“You don’t know what it was like to work for Henry Luce!” Alvin blurted, and ran from the room to fetch an old folder. Alvin, Betty, daughter Allison and I were in the Josephy family living room in Greenwich, looking at home movies which had been transferred to a VCR tape. The scene was Mexico in the mid fifties. The kids—teenager Diane and the younger Alvin, Allison, and Kathy—were cavorting for the camera in and around a gorgeous swimming pool. The camera occasionally switched to a pipe smoking Alvin, wearing a bathing suit, hunched over a typewriter set on a small table at the edge of the pool.
I knew that Alvin had been working for Time Magazine when he found the Nez Perce story, that he had been waiting in Los Angeles to go to Utah to do a story on that state when a telegram from Henry Luce, whose flight had been forced down in Boise, advised him to “forget Utah and do Idaho.” Alvin’s subsequent trip to Idaho included small plane hopping around that state, visits with dignitaries in Lewiston, and meeting the Nez Perce at Lapwai.
Later, in A Walk Toward Oregon, I would get the full story of his post WW II work for a Luce owned string of Southern California newspapers, their collapse and his time with friend Herb Chase, who bought seven of the 30 in the string, and, finally, and his move back East to take a job with Time.
He was to do a weekly “News in Pictures” feature and less frequent color specials with Time’s major departments—medicine, business, art, etc. He would be there throughout the 1950s, and, by Alvin’s own account, he was a promoter of American progress and development, lauding nuclear power, dam and levee building, intense forest cutting and management, and other things that contributed to a “World of Tomorrow” vision he had carried since seeing General Motors’ immense Futurama exhibit at the 1940 New York World’s Fair.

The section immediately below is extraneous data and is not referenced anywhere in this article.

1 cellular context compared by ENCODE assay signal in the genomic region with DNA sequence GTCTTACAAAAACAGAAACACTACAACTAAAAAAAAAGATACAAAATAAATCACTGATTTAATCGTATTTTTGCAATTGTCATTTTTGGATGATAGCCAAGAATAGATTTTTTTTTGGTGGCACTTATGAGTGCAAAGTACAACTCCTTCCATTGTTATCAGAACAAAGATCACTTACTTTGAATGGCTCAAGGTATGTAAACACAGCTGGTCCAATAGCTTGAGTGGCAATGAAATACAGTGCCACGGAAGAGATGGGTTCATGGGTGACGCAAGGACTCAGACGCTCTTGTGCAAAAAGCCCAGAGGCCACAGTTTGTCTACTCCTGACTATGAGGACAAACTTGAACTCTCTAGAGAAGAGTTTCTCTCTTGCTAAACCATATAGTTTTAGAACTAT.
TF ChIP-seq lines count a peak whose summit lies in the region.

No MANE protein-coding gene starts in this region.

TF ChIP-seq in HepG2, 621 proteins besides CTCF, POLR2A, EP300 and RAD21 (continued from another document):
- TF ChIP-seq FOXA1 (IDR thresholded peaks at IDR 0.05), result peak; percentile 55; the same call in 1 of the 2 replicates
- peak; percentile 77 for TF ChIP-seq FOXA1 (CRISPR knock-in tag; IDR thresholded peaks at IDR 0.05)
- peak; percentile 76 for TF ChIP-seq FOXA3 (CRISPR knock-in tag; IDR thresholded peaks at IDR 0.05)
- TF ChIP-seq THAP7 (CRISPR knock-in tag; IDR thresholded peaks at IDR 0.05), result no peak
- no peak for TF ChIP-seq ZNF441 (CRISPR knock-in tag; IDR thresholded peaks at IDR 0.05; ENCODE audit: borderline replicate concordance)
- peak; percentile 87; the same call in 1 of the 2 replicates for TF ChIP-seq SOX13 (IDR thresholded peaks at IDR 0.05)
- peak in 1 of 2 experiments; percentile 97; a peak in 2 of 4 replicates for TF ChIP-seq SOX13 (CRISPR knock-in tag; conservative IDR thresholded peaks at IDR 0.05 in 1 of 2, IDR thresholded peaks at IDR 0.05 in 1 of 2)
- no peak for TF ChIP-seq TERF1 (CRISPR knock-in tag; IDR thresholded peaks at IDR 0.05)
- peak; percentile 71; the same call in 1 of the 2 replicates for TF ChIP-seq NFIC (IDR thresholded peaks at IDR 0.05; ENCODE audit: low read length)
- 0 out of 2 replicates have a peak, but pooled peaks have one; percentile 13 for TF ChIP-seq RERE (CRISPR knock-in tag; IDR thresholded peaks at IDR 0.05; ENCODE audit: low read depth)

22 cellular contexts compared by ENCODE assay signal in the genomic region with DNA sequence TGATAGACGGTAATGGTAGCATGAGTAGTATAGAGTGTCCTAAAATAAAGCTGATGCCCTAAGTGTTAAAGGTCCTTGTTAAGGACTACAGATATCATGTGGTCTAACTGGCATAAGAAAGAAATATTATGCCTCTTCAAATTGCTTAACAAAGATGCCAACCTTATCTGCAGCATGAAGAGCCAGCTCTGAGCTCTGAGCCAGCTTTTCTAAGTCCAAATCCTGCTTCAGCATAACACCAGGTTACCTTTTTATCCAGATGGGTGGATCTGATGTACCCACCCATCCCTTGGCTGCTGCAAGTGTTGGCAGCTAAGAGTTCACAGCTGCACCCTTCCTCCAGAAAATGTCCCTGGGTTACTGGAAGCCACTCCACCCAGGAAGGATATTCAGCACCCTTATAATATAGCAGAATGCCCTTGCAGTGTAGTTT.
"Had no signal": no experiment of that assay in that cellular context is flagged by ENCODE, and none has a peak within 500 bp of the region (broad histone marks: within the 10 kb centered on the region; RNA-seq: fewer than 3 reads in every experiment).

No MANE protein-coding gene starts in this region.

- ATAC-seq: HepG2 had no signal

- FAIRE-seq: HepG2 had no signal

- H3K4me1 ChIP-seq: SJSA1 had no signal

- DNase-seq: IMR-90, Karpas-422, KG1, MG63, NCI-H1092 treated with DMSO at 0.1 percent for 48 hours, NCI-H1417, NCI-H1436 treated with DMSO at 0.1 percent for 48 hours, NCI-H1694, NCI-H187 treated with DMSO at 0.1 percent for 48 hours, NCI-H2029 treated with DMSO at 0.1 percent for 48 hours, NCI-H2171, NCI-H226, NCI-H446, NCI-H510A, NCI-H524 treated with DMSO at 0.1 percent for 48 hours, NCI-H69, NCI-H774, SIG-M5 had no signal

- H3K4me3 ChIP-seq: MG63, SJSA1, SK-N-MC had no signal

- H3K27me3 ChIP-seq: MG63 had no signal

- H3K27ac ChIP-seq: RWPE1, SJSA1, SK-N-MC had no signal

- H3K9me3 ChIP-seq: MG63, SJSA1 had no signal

There were glitches at Time and with Luce. A big color special on the Crusades that Alvin and his photographers had spent months preparing was personally axed by Luce, who wanted no reminders of the Crusades, “Christendom’s greatest defeat.”At the time, Luce was campaigning editorially against the Mossadegh government in Iran, where the popularly elected Prime Minister was nationalizing the oil industry and generally taking an anti-Western stance. Luce, the son of Christian missionaries, wanted no reminders of Islam’s triumphs.
And he did not want a story on Southwest Indian art, or anything Indian. Luce was an assimilationist, who thought Indians should just get on with it and join the conquering main stream. Holdouts, in his mind, were “phonies,” and Time would not treat with them.
The great irony of course is that Time and Luce got Alvin to Idaho and the Nez Perce story, and although he worked on for another eight or nine years at Time, while gradually increasing his own interest in Indians and a different view of Western development, he would eventually break with the magazine and its views of Indians and America, take a job at American Heritage, and write books and magazine articles on Indians and a more sustainable view of man and the natural world.
At the home movies that night in Greenwich, we were still in Time mode, and the sight of Alvin typing away in his bathing suit had me in stitches. “Now there’s a workaholic!” I opined. Betty and Allison joined in, and Alvin ran from the room and retrieved the weathered folder, which held a 60 page report on the social and economic conditions in mid-fifties Mexico. The price of a month-long family vacation in Mexico was apparently this “background” report on conditions in the country, not for publication, but for Luce’s edification.
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